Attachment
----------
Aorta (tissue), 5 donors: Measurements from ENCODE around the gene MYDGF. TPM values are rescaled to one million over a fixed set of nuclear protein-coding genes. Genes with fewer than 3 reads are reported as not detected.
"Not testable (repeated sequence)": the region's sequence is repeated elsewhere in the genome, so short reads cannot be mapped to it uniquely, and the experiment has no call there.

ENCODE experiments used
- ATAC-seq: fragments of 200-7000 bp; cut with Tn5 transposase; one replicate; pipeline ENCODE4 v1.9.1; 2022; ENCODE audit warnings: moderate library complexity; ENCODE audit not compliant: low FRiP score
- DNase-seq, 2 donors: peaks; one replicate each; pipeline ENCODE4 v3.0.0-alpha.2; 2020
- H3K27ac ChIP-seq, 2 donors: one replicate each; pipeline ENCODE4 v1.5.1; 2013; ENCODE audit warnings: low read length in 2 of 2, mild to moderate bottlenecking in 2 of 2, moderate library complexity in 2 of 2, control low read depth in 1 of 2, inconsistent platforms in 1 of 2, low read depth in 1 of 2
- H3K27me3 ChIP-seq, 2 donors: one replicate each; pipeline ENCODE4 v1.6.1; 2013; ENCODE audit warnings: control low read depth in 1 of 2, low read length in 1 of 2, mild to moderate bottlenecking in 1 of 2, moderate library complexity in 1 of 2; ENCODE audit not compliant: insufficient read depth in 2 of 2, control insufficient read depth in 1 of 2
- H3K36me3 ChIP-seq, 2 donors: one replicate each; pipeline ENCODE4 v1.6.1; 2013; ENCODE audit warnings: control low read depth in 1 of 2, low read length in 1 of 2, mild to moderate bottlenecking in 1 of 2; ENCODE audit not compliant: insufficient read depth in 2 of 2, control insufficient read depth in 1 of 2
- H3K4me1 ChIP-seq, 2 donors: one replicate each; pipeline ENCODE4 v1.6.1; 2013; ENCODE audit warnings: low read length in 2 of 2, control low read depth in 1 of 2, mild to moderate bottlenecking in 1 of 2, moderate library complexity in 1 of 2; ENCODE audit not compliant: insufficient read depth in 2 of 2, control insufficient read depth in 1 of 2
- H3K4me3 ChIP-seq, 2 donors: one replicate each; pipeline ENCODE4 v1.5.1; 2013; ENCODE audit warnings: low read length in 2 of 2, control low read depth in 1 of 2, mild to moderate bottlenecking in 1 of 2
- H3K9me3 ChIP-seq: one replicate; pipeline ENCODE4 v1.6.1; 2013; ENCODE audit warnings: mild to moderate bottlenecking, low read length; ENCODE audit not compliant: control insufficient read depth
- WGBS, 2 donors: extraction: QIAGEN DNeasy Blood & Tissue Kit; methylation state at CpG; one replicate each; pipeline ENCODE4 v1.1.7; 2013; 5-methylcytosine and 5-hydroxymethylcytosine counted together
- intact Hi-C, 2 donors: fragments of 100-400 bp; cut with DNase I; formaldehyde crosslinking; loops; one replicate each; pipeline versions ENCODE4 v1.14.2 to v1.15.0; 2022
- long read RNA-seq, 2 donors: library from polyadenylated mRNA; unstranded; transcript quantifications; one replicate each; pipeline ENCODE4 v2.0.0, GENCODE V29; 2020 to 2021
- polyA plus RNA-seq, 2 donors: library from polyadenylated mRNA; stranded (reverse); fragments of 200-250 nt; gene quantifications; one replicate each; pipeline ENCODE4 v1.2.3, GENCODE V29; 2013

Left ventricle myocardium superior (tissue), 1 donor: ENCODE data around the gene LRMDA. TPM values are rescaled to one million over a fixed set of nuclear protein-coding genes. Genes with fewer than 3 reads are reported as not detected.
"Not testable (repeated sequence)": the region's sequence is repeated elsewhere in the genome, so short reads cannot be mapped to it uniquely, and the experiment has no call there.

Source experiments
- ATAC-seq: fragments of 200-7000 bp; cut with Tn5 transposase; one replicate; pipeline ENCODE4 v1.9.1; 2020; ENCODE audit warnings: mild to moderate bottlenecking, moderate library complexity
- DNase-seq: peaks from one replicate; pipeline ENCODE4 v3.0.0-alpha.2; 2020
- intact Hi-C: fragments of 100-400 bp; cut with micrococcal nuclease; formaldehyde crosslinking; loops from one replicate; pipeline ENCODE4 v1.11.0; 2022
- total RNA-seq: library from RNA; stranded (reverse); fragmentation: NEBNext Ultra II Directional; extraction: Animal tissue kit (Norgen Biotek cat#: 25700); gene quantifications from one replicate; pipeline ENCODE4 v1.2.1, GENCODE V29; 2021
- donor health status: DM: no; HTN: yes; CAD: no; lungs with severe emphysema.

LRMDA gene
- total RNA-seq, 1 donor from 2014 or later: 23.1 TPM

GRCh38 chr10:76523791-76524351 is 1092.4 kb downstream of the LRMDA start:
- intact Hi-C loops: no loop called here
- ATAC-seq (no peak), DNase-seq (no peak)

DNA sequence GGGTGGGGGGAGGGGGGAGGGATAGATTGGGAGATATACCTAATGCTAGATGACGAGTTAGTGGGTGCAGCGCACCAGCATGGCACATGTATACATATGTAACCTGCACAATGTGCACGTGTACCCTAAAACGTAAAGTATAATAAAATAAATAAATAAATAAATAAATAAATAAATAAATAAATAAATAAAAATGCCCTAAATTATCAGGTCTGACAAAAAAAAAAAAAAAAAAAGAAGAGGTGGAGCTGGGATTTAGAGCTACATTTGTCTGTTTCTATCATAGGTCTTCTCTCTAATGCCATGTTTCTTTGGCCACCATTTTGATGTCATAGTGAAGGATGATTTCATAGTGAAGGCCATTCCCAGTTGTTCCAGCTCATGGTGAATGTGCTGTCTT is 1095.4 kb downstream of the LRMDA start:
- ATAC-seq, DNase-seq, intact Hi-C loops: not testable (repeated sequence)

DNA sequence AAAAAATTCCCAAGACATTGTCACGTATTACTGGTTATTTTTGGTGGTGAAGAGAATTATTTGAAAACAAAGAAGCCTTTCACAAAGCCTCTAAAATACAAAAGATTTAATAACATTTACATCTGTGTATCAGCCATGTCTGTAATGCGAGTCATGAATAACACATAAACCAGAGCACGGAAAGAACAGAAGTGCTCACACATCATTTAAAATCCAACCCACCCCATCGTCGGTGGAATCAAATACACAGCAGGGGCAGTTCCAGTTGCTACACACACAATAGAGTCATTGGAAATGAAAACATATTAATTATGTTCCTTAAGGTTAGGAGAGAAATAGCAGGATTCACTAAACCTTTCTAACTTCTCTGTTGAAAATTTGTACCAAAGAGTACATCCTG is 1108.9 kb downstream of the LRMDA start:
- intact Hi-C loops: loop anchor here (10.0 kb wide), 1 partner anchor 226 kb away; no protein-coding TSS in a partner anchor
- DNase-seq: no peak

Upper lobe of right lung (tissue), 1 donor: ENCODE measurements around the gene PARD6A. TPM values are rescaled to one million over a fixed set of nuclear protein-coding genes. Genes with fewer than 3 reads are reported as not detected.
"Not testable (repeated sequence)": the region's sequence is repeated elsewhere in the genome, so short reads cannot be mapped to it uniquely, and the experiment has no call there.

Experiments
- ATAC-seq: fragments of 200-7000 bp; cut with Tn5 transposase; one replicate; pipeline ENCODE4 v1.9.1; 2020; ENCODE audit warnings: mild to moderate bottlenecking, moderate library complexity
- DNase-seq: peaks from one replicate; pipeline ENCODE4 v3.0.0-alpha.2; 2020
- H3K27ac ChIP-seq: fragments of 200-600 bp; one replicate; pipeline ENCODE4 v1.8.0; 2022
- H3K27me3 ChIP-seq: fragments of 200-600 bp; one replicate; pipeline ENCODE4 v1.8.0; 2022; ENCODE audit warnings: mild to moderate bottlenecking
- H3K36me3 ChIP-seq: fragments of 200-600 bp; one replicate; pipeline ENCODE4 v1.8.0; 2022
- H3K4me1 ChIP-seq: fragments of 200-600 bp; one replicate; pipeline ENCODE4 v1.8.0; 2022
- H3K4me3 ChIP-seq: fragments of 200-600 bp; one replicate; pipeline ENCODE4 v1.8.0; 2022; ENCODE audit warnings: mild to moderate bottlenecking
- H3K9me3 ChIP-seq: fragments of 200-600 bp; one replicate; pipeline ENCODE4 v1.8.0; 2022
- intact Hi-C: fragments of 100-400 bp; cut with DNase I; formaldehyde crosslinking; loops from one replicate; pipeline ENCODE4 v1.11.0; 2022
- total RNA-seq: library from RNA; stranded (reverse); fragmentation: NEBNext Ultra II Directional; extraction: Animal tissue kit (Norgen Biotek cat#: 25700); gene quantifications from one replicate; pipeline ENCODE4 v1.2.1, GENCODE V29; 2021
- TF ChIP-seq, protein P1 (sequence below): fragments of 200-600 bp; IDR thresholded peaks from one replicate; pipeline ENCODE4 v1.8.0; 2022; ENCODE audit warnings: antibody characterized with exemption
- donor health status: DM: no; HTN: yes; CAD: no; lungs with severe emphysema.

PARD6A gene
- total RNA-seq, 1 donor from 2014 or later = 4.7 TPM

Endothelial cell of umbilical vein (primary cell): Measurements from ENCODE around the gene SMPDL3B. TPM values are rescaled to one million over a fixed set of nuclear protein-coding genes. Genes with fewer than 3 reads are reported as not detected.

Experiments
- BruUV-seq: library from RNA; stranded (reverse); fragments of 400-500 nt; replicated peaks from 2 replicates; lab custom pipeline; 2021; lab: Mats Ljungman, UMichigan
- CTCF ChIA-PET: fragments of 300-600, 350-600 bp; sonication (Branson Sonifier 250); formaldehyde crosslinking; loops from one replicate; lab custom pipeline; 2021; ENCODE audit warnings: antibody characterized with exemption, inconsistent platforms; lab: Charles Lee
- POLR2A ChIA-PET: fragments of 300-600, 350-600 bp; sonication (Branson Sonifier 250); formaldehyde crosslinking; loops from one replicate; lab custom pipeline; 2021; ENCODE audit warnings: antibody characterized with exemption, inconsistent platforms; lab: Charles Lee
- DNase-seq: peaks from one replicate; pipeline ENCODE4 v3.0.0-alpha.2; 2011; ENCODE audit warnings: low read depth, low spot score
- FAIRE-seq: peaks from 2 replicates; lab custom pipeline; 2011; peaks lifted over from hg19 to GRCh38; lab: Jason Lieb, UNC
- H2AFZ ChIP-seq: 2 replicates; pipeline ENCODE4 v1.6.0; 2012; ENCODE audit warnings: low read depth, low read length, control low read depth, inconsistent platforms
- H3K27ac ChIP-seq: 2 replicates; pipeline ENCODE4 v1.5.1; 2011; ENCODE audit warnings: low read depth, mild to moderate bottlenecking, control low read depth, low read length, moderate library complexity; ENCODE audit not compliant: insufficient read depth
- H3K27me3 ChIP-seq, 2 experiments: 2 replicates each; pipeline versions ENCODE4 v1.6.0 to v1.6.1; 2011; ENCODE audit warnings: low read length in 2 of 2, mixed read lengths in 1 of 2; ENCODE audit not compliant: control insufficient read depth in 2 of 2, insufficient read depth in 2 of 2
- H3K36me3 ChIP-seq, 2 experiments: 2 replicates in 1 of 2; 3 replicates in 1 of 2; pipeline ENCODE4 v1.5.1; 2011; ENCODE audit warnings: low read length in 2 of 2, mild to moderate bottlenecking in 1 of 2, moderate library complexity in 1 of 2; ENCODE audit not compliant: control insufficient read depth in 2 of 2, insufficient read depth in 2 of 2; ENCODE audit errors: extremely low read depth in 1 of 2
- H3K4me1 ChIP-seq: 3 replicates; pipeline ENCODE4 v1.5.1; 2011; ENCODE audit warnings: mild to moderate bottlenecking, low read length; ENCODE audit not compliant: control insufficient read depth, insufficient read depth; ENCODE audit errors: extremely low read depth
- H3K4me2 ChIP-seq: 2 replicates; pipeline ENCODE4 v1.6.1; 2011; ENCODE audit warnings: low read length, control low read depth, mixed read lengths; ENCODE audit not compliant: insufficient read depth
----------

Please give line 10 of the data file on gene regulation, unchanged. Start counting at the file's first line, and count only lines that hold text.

- H3K4me3 ChIP-seq, 2 donors: one replicate each; pipeline ENCODE4 v1.5.1; 2013; ENCODE audit warnings: low read length in 2 of 2, control low read depth in 1 of 2, mild to moderate bottlenecking in 1 of 2